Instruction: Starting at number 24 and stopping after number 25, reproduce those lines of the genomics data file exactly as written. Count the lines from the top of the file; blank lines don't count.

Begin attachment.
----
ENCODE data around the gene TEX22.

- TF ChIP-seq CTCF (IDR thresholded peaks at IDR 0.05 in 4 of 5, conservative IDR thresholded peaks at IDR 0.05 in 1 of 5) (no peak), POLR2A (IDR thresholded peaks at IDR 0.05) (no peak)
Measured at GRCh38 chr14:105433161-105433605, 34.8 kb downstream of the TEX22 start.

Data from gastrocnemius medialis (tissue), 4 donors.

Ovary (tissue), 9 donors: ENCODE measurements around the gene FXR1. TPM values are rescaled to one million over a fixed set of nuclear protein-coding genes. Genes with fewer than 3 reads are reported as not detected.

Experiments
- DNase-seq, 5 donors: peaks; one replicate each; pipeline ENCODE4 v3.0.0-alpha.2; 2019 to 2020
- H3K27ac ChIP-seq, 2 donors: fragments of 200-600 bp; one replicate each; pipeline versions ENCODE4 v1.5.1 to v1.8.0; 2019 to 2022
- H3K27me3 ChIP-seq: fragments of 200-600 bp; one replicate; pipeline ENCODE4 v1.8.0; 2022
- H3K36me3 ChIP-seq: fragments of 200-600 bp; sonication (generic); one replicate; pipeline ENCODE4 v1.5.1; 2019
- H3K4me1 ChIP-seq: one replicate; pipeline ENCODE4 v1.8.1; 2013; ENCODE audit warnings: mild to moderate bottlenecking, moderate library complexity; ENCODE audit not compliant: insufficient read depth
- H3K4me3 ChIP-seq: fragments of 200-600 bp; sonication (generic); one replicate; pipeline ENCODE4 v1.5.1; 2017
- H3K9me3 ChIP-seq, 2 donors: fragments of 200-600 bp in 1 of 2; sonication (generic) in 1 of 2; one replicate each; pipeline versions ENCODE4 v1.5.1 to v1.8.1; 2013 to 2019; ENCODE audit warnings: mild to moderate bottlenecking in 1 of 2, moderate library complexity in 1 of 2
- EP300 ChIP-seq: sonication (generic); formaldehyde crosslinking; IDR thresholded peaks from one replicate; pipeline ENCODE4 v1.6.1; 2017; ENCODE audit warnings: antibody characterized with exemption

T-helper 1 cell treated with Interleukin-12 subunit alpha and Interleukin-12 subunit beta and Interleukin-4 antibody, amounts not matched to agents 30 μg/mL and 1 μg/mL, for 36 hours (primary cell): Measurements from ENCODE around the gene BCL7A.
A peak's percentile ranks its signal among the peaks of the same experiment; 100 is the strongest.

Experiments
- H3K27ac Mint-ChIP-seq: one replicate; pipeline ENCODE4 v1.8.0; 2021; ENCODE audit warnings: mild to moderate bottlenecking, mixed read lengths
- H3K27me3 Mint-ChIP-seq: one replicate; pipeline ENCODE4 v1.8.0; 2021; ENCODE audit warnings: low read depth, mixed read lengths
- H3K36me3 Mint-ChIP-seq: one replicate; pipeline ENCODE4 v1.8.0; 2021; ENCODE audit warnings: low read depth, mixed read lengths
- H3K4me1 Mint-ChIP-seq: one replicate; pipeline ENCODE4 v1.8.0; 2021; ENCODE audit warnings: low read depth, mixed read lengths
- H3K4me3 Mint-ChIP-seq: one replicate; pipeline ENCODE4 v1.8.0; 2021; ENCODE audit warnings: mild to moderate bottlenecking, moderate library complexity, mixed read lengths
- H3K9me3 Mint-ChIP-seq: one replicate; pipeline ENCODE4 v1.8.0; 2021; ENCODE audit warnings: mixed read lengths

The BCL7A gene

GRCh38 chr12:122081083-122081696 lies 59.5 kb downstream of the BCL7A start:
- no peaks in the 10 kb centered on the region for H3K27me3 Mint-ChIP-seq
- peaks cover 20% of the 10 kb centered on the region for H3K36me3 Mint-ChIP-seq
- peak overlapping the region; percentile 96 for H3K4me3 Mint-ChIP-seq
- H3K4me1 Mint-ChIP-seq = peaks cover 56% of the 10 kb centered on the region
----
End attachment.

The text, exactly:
The BCL7A gene

GRCh38 chr12:122081083-122081696 lies 59.5 kb downstream of the BCL7A start: